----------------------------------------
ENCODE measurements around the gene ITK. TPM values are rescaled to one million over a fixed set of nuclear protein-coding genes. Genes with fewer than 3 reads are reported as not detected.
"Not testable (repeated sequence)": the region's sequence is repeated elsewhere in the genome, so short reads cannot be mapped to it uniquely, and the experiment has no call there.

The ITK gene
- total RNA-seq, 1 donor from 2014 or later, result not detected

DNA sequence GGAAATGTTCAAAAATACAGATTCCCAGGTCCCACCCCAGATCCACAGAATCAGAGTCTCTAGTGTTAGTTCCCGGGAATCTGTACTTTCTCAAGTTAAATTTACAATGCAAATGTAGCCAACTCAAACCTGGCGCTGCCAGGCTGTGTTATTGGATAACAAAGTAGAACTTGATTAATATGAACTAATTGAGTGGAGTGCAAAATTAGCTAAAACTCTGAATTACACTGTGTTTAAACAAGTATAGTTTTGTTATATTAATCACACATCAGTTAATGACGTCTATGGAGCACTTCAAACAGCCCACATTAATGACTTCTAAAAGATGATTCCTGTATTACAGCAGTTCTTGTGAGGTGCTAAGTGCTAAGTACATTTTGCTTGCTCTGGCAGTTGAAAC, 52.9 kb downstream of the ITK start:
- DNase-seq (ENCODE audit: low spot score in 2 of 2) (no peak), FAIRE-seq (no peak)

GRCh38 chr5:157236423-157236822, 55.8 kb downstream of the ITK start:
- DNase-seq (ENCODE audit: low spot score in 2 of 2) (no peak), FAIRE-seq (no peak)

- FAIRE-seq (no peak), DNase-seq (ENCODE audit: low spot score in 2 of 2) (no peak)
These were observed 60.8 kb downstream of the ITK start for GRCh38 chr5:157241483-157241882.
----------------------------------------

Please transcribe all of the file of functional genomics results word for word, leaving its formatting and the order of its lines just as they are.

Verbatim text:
ENCODE measurements around the gene ITK. TPM values are rescaled to one million over a fixed set of nuclear protein-coding genes. Genes with fewer than 3 reads are reported as not detected.
"Not testable (repeated sequence)": the region's sequence is repeated elsewhere in the genome, so short reads cannot be mapped to it uniquely, and the experiment has no call there.

The ITK gene
- total RNA-seq, 1 donor from 2014 or later, result not detected

DNA sequence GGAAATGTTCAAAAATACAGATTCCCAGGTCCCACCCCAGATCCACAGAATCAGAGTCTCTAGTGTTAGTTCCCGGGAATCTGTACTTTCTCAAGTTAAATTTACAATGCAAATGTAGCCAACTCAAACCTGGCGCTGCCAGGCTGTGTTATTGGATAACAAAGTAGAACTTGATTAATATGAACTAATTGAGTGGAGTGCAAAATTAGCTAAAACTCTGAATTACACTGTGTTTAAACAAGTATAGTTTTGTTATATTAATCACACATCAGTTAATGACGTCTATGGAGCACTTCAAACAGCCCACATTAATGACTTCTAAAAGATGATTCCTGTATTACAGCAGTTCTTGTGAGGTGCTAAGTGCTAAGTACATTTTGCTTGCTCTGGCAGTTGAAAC, 52.9 kb downstream of the ITK start:
- DNase-seq (ENCODE audit: low spot score in 2 of 2) (no peak), FAIRE-seq (no peak)

GRCh38 chr5:157236423-157236822, 55.8 kb downstream of the ITK start:
- DNase-seq (ENCODE audit: low spot score in 2 of 2) (no peak), FAIRE-seq (no peak)

- FAIRE-seq (no peak), DNase-seq (ENCODE audit: low spot score in 2 of 2) (no peak)
These were observed 60.8 kb downstream of the ITK start for GRCh38 chr5:157241483-157241882.